Allocating my 401(k)

Keeping to my post from yesterday, I thought I’d share my process of choosing how to allocate my money in my 401(k).

I knew I couldn’t just leave it in cash. Though this is certainly the easiest way, it is also the most pointless since my money won’t grow enough to keep up with inflation.

I have been excited about Vanguard funds and had been looking forward to getting in them once I finally had a 401(k) without a minimum limit. However, I pulled up the website and looked at the choices available to me and recognized none of them. This depressed me a bit.

There were managed plans in which I could just stick my money in it based on my risk level. The managers would then invest for me and reallocate my money for me in exchange for a small fee. Unfortunately, I’m too cheap to pay a fee when I could just DIY with my money.

I tried figuring out how to invest in Vanguard but according to the website, I would not be able to invest in other mutual funds or stocks without opening another account linked to my account and paying fees for every trade as well as sticking to the minimum limit (which I had nowhere near enough in my account to do).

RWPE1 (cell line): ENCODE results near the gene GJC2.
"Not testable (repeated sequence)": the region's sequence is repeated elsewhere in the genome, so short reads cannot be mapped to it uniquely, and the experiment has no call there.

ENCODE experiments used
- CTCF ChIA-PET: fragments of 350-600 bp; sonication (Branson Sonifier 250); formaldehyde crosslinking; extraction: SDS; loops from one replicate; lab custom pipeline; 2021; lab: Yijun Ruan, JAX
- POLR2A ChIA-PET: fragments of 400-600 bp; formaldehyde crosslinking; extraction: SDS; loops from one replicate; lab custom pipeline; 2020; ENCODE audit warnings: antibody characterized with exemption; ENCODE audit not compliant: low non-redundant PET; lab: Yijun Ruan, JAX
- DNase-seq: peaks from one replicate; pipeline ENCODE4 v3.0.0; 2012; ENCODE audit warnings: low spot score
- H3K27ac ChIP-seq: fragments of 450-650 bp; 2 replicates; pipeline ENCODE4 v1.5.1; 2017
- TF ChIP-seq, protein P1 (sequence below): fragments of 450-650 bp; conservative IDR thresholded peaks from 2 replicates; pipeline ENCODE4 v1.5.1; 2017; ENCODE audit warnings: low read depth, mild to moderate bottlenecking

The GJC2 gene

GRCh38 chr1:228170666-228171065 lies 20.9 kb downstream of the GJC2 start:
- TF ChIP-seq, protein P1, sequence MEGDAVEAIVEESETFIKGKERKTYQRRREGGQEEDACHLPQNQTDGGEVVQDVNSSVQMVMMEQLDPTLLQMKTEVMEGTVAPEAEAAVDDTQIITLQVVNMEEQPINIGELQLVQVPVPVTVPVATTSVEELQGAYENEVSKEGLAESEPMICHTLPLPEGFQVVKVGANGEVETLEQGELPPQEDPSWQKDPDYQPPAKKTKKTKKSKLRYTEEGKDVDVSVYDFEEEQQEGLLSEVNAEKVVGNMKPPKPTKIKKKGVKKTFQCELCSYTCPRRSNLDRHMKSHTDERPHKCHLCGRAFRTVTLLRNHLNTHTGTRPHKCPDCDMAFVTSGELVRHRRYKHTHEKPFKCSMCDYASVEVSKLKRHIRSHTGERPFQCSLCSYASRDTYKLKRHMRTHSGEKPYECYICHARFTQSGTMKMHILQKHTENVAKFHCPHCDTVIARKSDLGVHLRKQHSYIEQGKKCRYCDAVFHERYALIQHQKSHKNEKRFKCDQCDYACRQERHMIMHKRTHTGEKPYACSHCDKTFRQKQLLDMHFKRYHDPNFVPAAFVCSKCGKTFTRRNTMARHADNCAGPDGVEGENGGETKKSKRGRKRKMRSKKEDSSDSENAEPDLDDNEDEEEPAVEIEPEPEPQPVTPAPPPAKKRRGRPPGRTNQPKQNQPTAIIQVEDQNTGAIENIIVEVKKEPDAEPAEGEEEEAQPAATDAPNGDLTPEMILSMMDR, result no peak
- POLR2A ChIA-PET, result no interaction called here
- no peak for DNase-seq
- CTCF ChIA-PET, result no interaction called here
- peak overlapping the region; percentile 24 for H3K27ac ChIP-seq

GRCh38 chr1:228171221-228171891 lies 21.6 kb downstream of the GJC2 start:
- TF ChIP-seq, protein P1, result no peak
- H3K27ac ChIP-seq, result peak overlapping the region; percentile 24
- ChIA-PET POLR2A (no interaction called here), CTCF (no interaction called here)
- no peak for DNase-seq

So, I resigned myself to the funds accessable to me and decided to research them and see which ones were the best. I turned to Morningstar and looked up each fund. I knew I wanted to keep it diversified and I wanted about 3 funds. When I researched the funds, the first three things I noticed was:

1. They all had low minimum limits (not that it matters in a 401(k))
2. They all were rated pretty low in Morningstar
3.They all had ridiculously expensive expense ratios

This didn’t make me feel any better naturally. So, first, I just cut out anything lower than 4 stars in Morningstar which left me about 4 funds. Then, I just compared them by how much they’ve been earning (or losing) over a year, 5 years, and 10 years to see their long-term potential. Then I looked at their top holding and noted the ones that were holding stocks that tended to have solid returns year after year. Finally, I looked to see what categories they were in so that I could properly diversify.

In the end, I chose 2 pretty solid long-term funds (allocated 35% each) and 1 more risky fund for a little thrill (allocated 30%) for a total of 100%.

Now, I just need to watch over the funds and reallocate about once a quarter just to make sure that my funds are doing all right and I’m not bankrupt.

Any other advice you can offer?

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